In those days, three things are keeping you to move forward: the love you have to the profession, the colleagues and people like grandfather Dancho.
With gratitude to my colleagues and grandfather Dancho
One official at the Ministry of Interior
In 2015, 3168 people have left the Ministry of Interior.
More than 2/3 of them are working at field and are at operational positions.
From all employees quit the system 1 is a senior, 466 are managers, 688 of are at executive and 2013 are at junior executive positions.
444 employees (65%) of the 688 people on executive positions and 1345 junior executive position (67%) of total 2013 have ceased their legal relations with the Ministry of Interior in the period October to December 2015.
The number of resigned employees sharply increased in the last quarter of 2015. It is a result of the planned “reforms” in the Law on State Budget of the Republic of Bulgaria, provoked unprecedented association of the employees in the Security Sector and spontaneous protests in Bulgaria
At present part of the vacancies are advertised competitions, but due to the long process of selection and training, the deficit created in the Ministry of Interior will not be brought soon under control.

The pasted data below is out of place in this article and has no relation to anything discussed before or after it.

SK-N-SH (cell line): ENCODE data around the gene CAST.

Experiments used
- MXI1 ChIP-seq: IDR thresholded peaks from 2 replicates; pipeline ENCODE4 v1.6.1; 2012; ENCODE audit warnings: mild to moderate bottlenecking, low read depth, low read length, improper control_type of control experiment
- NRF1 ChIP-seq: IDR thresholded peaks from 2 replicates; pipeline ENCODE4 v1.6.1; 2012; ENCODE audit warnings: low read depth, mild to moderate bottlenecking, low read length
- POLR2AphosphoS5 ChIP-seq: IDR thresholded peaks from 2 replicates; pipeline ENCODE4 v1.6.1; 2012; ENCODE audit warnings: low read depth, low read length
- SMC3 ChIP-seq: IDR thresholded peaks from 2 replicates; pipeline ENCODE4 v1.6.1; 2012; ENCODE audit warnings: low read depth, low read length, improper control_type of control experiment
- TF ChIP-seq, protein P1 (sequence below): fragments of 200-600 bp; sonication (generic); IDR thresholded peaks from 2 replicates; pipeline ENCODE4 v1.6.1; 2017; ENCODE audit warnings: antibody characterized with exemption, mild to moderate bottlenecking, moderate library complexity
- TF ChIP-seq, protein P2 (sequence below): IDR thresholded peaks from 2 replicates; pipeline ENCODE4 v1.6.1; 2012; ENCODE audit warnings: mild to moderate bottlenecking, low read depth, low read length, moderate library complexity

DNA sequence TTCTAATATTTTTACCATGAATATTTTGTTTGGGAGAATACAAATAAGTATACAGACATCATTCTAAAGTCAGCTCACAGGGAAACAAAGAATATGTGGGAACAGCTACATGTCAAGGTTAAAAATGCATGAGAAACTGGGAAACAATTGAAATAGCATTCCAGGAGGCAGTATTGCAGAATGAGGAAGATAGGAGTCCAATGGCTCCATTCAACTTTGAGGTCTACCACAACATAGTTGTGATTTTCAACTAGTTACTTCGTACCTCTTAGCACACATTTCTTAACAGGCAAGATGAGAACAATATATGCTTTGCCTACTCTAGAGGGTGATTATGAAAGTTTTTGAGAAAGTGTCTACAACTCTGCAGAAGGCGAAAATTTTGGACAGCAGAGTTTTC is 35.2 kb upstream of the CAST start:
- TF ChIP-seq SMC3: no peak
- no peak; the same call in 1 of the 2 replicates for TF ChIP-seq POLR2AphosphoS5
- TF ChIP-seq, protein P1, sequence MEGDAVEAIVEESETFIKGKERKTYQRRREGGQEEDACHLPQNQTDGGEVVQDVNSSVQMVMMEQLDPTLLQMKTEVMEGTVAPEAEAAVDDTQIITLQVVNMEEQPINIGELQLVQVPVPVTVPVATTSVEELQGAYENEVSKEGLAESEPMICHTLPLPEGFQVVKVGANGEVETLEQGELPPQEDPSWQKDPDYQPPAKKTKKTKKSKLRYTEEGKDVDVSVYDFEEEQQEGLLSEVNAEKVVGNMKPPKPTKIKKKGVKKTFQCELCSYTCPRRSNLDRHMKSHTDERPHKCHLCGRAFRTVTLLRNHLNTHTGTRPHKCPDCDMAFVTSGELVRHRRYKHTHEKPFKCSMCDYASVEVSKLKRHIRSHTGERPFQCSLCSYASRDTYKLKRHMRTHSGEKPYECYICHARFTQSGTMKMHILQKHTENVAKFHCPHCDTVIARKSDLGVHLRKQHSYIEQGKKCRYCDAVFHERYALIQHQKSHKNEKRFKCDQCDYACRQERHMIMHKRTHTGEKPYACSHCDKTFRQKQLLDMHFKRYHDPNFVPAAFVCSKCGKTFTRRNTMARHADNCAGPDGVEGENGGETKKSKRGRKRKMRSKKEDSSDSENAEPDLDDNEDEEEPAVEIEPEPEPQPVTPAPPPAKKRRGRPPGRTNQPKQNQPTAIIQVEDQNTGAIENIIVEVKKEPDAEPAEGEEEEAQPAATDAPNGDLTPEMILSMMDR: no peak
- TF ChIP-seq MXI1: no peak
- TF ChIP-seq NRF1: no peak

Much of the staff left the system is not only employees working in the field, but also experts who have years of experience. They are not able to pass on their experience. Their work is done by their colleagues who are repeatedly loaded and as a result – ineffective.
Currently it a new amending in the Law on the Interior Ministry is planning, but measures addressing this crisis, tools for improving of the quality of service “civil security” and convert the Interior into an effective institution are not discussed – on the contrary. The new Law is providing reduction of the social rights of the employees, an internal restructuring, creating a state-owned enterprise and the transformation of Fire Safety and Protection of Citizens in Agency, but no one answers the questions how this will enhance the quality of work in the Ministry of Interior and will make citizens more safety and secure?
We all, as citizens and taxpayers, must not only be interested in what happens in the Ministry of Interior, but also actively to participate in the process of its reforming.
We need to ask will these reforms make us feel safer?
In the first part of the series “The person behind the uniform” we are introducing you Ivo – a firefighter in Varna, beloved husband and father. The series will meet you with law enforcement officers across the country.